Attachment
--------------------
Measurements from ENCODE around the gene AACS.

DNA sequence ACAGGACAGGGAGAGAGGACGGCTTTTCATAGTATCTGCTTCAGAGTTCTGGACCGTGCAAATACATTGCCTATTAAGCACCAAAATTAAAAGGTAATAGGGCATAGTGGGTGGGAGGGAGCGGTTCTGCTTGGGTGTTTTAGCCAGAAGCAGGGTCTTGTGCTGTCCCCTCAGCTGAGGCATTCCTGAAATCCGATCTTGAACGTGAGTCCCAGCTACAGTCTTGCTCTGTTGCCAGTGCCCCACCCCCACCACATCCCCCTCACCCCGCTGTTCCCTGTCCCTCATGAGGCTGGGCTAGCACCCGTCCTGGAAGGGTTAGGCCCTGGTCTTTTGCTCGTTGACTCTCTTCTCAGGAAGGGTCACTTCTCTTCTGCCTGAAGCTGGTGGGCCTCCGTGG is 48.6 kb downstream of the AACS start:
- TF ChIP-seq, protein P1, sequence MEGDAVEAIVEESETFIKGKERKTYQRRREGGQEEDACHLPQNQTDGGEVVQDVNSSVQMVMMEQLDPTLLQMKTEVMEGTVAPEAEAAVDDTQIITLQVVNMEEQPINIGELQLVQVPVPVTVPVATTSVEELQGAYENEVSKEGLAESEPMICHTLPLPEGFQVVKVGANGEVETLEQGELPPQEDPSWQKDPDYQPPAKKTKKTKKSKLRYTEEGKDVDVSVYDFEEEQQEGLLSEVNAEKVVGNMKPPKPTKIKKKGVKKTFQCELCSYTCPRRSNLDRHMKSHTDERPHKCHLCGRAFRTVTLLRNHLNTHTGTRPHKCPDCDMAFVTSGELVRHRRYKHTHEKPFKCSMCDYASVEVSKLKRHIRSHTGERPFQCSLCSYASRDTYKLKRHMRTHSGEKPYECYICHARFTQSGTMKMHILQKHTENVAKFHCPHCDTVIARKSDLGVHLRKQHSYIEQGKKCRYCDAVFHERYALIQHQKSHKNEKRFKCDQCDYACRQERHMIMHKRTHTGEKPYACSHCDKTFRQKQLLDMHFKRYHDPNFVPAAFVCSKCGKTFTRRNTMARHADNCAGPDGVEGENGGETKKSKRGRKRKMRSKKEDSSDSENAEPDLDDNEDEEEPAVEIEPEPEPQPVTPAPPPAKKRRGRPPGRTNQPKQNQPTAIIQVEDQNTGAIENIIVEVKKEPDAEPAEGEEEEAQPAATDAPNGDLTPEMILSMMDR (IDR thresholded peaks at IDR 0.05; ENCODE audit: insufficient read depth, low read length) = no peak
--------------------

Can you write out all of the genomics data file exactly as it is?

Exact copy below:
Measurements from ENCODE around the gene AACS.

DNA sequence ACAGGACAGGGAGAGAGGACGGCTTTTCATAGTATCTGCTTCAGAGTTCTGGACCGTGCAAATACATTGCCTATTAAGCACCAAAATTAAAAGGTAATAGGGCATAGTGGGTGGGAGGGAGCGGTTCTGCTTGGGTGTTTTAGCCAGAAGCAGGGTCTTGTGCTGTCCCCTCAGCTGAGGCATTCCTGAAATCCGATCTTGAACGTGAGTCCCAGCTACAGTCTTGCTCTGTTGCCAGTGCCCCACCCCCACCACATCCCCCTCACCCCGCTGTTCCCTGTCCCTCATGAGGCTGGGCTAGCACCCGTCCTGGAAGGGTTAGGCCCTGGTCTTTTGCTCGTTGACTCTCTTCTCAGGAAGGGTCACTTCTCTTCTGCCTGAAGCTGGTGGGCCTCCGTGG is 48.6 kb downstream of the AACS start:
- TF ChIP-seq, protein P1, sequence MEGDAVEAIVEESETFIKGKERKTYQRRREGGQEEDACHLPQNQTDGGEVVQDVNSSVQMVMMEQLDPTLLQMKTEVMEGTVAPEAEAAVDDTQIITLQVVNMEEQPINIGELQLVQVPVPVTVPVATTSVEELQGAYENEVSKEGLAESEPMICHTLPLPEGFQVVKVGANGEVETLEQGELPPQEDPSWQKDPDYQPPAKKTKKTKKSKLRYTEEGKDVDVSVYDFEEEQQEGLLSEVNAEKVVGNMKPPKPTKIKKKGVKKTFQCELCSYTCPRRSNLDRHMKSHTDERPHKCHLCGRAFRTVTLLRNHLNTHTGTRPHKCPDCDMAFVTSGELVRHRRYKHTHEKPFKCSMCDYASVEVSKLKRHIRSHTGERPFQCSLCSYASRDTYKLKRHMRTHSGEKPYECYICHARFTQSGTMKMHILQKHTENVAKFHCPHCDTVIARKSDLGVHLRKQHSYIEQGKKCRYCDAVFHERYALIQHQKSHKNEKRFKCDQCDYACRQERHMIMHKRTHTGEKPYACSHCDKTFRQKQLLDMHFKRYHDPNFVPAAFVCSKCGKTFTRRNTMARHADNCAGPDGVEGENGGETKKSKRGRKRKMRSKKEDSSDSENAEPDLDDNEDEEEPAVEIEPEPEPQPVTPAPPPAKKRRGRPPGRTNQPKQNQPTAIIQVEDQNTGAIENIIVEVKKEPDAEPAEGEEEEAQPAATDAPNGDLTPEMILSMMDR (IDR thresholded peaks at IDR 0.05; ENCODE audit: insufficient read depth, low read length) = no peak